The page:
Columbine principal helped rebuild community through Catholic faith

“Mr. De” sat wide awake that night in his brother’s house. He was in disbelief at what had occurred. And, as a cradle Catholic, for the first time in his life, he questioned his faith: “God, how could you let this happen? These poor kids!”

Frank DeAngelis, the principal of Columbine High School the year of the shooting, didn’t know that in the wake of such tragedy, God would call him to stay in the very place that had deeply marked him in order to rebuild a hurting community.

In his newly-released book They Call Me “Mr. De,DeAngelis tells the story of Columbine’s heart, resilience and recovery.

He spoke with the Denver Catholic about his faith-filled experience and his new book.

“A lot of this book is about my faith and how it allowed me to recover and to do what I continue to do,” he said.

DeAngelis remembers April 20, 1999, vividly — his third year as principal.

“I was in my office that day getting ready to go to lunch duty… I was talking to a teacher [when] my secretary showed up at the door — I can remember her so vividly — and said, ‘Frank, there is a reported gunfire!’” he recalled.

He was in disbelief.

“This can’t be happening. I’ve been part of this school. It’s a fantastic school [with] a lot of parental support, great kids,” he thought. “And when I ran out of my office, my worst nightmare became a reality: I saw a gunman that was coming towards me, and everything just seemed to slow down.”

Instead of fleeing, he ran toward the gunfire.

“People have asked me, ‘Why would you do that?’ And the reason I did it is that I had some of my kids in danger. They were coming from a class… and they were going to be in the middle of the gunfire. And I ran down there to protect them,” he said.

The former principal found himself leading a group of 25 to 30 students to the gymnasium, where they could lock the doors from within, with the gunman approaching.

He pulled on the gymnasium door — it was locked.

“That’s when I really believe miracles started happening,” DeAngelis recalled.

He reached into his pocket, pulled out a key ring with about 30 keys, introduced a random key, and opened the door on the first try.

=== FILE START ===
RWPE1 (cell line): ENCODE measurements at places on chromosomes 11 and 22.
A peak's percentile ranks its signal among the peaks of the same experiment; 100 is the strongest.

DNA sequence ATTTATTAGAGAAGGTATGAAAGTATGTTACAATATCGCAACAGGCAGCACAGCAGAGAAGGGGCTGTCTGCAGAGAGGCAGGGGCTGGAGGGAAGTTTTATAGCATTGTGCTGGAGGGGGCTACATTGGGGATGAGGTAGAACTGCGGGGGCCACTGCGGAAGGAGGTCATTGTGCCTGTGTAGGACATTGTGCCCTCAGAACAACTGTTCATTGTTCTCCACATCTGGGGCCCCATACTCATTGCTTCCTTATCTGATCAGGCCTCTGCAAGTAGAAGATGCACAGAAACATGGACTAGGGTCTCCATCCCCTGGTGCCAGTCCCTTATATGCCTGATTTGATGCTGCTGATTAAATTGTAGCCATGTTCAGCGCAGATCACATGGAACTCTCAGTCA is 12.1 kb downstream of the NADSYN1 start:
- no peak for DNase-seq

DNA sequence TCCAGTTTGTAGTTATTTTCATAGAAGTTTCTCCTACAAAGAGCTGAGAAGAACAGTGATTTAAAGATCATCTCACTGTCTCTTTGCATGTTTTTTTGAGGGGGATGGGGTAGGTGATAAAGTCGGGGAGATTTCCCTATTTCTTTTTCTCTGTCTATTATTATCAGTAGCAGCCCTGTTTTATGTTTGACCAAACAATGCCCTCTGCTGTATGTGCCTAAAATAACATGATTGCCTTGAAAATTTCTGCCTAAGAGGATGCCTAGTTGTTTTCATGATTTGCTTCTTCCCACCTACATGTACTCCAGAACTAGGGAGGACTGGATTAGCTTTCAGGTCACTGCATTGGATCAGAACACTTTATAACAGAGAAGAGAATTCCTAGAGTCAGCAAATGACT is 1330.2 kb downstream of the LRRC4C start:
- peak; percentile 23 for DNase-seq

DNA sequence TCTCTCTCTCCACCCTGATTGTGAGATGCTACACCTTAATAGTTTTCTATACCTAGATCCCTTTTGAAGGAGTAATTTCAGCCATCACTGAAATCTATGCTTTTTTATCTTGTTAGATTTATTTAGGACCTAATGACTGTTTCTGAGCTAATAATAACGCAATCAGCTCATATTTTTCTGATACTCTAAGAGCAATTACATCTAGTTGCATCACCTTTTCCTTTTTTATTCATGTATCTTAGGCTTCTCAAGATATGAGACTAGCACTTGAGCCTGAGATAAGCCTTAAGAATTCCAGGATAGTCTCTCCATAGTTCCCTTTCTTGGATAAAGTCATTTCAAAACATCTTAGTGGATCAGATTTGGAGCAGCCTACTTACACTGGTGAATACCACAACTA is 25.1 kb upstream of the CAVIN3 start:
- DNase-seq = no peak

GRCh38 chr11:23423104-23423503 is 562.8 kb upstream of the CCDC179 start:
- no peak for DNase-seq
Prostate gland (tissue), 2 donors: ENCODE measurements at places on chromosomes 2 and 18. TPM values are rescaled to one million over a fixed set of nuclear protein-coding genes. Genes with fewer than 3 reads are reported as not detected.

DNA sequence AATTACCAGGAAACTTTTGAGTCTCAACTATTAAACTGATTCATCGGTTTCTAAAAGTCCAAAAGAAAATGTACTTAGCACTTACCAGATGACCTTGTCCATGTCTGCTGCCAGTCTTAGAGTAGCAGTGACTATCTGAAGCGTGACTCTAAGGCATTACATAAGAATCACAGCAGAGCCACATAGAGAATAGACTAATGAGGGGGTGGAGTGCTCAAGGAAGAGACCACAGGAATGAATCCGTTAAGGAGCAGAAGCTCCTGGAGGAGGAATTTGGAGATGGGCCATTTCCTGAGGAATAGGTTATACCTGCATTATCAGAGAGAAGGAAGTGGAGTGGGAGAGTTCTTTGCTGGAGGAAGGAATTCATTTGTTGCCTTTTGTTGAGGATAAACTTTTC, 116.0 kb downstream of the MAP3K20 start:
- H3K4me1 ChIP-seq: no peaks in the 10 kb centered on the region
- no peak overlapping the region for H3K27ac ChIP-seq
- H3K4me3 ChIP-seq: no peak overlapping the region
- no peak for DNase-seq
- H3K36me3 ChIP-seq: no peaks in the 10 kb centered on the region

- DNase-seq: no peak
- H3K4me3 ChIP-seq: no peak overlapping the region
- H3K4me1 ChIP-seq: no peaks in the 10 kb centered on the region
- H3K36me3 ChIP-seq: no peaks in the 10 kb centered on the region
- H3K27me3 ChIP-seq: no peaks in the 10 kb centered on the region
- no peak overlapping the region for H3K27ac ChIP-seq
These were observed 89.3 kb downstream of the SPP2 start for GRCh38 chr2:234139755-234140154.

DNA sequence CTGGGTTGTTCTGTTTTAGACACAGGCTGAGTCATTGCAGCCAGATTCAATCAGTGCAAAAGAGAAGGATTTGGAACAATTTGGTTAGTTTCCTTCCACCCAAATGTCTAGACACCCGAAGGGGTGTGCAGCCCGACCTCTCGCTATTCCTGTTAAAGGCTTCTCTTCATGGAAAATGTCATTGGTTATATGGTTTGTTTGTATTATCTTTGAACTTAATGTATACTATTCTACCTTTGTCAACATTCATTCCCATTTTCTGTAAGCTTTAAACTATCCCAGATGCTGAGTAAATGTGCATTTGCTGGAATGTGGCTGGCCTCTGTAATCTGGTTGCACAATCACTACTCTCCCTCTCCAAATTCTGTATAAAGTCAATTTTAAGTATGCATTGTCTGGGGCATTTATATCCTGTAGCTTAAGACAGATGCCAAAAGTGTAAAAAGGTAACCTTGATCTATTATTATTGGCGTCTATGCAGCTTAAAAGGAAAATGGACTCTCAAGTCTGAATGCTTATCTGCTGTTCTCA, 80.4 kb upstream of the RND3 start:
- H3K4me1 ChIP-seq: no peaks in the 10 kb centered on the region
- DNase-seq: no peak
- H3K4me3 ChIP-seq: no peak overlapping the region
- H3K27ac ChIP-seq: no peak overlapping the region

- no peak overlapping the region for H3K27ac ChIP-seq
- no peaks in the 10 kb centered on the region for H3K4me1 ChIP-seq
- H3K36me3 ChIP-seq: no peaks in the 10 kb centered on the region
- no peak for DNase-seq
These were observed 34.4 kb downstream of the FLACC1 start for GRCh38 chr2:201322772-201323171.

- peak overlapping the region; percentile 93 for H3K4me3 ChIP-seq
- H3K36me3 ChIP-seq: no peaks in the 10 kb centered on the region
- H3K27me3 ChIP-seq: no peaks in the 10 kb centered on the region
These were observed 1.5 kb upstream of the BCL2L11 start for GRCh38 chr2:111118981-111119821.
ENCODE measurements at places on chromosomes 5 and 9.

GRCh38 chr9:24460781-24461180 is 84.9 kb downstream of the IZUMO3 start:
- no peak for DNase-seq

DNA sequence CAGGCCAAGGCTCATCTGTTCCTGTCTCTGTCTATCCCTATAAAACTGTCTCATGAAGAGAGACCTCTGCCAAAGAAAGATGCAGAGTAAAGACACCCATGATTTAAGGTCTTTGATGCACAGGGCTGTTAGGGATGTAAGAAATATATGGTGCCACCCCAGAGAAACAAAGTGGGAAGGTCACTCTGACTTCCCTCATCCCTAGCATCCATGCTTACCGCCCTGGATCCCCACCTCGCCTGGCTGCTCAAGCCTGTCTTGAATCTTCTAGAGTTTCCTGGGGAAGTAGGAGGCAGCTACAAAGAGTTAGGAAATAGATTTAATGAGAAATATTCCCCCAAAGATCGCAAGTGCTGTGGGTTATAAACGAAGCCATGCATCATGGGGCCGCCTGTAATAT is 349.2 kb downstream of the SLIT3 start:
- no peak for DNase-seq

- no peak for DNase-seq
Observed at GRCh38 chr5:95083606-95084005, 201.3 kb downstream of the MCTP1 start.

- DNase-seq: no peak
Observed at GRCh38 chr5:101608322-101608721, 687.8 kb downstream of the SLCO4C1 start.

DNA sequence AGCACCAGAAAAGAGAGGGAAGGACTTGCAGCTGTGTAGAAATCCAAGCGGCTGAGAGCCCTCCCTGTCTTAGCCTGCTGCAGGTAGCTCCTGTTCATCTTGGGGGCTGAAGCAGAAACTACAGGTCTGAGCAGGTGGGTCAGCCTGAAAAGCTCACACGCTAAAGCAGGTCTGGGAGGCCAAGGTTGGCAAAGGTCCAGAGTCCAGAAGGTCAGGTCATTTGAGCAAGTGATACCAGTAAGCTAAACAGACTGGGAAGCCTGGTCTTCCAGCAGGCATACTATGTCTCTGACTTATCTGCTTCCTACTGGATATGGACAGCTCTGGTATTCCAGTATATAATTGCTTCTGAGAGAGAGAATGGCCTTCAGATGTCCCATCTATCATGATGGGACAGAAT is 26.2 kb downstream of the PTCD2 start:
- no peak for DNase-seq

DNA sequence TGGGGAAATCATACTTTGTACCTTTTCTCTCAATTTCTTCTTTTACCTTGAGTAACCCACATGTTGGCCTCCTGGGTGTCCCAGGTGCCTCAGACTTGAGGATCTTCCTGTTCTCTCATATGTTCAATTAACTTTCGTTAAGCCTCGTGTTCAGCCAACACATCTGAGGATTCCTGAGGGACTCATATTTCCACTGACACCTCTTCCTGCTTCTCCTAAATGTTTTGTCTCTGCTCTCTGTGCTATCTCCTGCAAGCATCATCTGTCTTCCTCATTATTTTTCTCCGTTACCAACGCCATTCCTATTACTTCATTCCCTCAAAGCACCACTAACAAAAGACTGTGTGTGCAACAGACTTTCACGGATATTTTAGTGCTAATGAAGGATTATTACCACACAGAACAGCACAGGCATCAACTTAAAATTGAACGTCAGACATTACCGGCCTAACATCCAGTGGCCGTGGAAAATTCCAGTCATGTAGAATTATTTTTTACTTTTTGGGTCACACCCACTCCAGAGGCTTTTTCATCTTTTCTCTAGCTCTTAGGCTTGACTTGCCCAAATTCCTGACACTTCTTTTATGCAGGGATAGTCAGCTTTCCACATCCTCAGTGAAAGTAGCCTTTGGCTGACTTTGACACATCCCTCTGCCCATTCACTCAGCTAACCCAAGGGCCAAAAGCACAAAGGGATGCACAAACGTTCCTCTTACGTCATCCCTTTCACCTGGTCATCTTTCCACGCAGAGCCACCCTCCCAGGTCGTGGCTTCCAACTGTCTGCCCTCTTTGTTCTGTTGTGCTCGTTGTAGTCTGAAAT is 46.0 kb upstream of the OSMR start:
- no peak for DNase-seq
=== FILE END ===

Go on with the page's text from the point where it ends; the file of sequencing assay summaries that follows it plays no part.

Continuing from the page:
“I tried [to replicate] that for 15 years later, but never could” he said.

But the story was just beginning, and he had to process everything that had happened on that day: the twelve students and teacher that had died, the dozens who were wounded.

“It was two days later that my life changed, and I’m eternally grateful,” DeAngelis said.

Father Ken Leone, who was pastor of St. Frances Cabrini Parish, DeAngelis’ home parish, invited him to a candlelight vigil for the victims. DeAngelis hesitated; he was overwhelmed. Father Leone insisted, and the school principal finally accepted.

“[Father Ken] calls me up on the altar and brings some of the students who were part of the youth group and they came over and extended their hands over me and prayed for me,” he said. “And I felt something, the Holy Spirit, descend upon me. Then Father Ken whispered in my ear, ‘Frank, you should’ve died that day, but God saved you and he’s got a plan: Now you need to rebuild that community… Frank, it’s going to be a tough journey, but you never have to travel that journey alone.’

“And the thing that really turned it around for me is that he said, ‘Frank, you’ve got to believe this: You’ve got to live by faith and not by sight.’”

Father Leone accompanied him in his process of healing and so did Father Sean McGrath, when he became pastor of the parish.

“Their help, along with the help of a [Catholic] counselor, were the reasons why I was able to heal,” he assured. “I got counseling along with spiritual support, and that’s the message I share with communities that experience similar tragedies about having that support system in place.”

DeAngelis would remain the principal of Columbine High School for another 15 years, with the conviction that God had given him the mission to help students and the community heal.

He currently serves as a consultant for safety and emergency management for the Jeffco School District and speaks nationally and internationally.

“Hopefully people don’t have to go through a ‘Columbine,’ but there is an assurance we’re going to go through tough times in our lives,” he concluded. “And the piece of advice that I give is you never have to travel that journey alone.

“For me, the journey was a tough journey, but I knew my faith was so important to me that I had that support and belief that God was there to help me.”